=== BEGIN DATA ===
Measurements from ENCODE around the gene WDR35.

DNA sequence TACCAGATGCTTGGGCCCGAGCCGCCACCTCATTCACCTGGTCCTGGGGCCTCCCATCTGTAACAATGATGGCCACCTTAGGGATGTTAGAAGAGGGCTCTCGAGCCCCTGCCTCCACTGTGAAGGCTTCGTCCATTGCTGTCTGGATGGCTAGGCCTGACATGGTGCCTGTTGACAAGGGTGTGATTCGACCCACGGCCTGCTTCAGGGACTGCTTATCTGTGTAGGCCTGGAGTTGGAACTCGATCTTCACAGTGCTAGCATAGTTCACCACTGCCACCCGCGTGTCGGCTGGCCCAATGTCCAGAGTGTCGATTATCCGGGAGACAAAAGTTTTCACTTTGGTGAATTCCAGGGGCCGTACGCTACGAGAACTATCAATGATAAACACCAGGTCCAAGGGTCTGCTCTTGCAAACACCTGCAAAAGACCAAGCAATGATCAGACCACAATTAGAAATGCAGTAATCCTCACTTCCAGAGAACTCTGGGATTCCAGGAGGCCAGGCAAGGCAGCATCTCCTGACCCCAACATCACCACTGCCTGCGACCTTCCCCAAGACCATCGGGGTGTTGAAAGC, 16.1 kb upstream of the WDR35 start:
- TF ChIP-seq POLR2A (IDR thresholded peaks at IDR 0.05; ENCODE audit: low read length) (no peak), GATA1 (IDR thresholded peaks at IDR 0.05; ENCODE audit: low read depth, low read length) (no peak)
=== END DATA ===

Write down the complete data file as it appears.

Measurements from ENCODE around the gene WDR35.

DNA sequence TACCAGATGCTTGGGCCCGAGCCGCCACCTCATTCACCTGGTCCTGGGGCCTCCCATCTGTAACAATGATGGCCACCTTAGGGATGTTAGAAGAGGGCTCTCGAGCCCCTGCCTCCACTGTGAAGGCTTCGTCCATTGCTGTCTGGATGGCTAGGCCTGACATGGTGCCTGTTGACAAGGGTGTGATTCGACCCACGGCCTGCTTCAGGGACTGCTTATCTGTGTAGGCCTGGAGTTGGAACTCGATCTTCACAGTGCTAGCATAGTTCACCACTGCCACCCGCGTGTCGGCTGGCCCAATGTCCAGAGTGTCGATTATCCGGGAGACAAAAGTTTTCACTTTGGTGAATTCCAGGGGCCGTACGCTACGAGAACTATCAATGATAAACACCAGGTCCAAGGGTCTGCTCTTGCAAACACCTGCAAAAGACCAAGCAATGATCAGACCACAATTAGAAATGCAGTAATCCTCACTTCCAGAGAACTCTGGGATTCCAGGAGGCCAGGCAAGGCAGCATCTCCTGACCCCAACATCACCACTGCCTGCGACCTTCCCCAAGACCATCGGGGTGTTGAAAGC, 16.1 kb upstream of the WDR35 start:
- TF ChIP-seq POLR2A (IDR thresholded peaks at IDR 0.05; ENCODE audit: low read length) (no peak), GATA1 (IDR thresholded peaks at IDR 0.05; ENCODE audit: low read depth, low read length) (no peak)